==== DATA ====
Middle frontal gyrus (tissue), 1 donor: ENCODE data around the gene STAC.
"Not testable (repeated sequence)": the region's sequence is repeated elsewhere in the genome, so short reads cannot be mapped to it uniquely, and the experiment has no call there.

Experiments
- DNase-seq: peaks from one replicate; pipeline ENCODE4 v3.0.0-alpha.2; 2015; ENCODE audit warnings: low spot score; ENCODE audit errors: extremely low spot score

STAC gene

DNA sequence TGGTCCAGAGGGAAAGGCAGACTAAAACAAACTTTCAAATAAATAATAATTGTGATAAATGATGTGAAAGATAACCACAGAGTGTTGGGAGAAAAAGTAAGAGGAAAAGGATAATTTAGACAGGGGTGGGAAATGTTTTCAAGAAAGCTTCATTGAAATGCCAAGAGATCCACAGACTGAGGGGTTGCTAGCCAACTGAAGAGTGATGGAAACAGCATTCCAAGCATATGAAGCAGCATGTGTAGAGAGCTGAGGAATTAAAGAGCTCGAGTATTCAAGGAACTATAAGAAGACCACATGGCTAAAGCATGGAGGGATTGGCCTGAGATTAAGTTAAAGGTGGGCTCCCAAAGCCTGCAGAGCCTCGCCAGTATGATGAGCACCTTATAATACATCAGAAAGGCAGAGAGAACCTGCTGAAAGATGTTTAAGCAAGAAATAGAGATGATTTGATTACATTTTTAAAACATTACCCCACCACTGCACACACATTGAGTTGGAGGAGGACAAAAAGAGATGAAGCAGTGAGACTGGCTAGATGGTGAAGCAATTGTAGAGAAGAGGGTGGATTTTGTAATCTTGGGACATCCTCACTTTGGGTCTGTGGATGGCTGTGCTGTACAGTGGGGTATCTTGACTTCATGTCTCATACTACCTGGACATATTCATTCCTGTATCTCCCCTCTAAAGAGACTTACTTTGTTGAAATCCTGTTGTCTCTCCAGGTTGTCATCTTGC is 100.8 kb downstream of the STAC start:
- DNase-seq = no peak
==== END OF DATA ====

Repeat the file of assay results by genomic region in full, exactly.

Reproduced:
Middle frontal gyrus (tissue), 1 donor: ENCODE data around the gene STAC.
"Not testable (repeated sequence)": the region's sequence is repeated elsewhere in the genome, so short reads cannot be mapped to it uniquely, and the experiment has no call there.

Experiments
- DNase-seq: peaks from one replicate; pipeline ENCODE4 v3.0.0-alpha.2; 2015; ENCODE audit warnings: low spot score; ENCODE audit errors: extremely low spot score

STAC gene

DNA sequence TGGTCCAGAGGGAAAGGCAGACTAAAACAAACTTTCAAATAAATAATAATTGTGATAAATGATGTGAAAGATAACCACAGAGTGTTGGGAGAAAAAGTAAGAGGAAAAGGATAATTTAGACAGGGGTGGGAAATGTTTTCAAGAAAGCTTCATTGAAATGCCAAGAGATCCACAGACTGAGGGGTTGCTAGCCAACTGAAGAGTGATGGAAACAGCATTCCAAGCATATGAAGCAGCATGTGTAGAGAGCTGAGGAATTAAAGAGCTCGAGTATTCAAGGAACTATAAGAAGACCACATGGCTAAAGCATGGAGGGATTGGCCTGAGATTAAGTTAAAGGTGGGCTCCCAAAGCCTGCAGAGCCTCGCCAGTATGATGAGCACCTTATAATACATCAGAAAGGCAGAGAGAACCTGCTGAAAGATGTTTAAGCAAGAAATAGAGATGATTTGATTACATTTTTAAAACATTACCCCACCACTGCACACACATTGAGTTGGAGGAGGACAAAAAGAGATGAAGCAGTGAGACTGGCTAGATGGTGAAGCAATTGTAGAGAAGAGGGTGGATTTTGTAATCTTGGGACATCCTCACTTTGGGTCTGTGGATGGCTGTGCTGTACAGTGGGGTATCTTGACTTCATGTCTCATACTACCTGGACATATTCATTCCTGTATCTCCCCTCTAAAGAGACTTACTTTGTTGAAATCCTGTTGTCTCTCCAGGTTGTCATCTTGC is 100.8 kb downstream of the STAC start:
- DNase-seq = no peak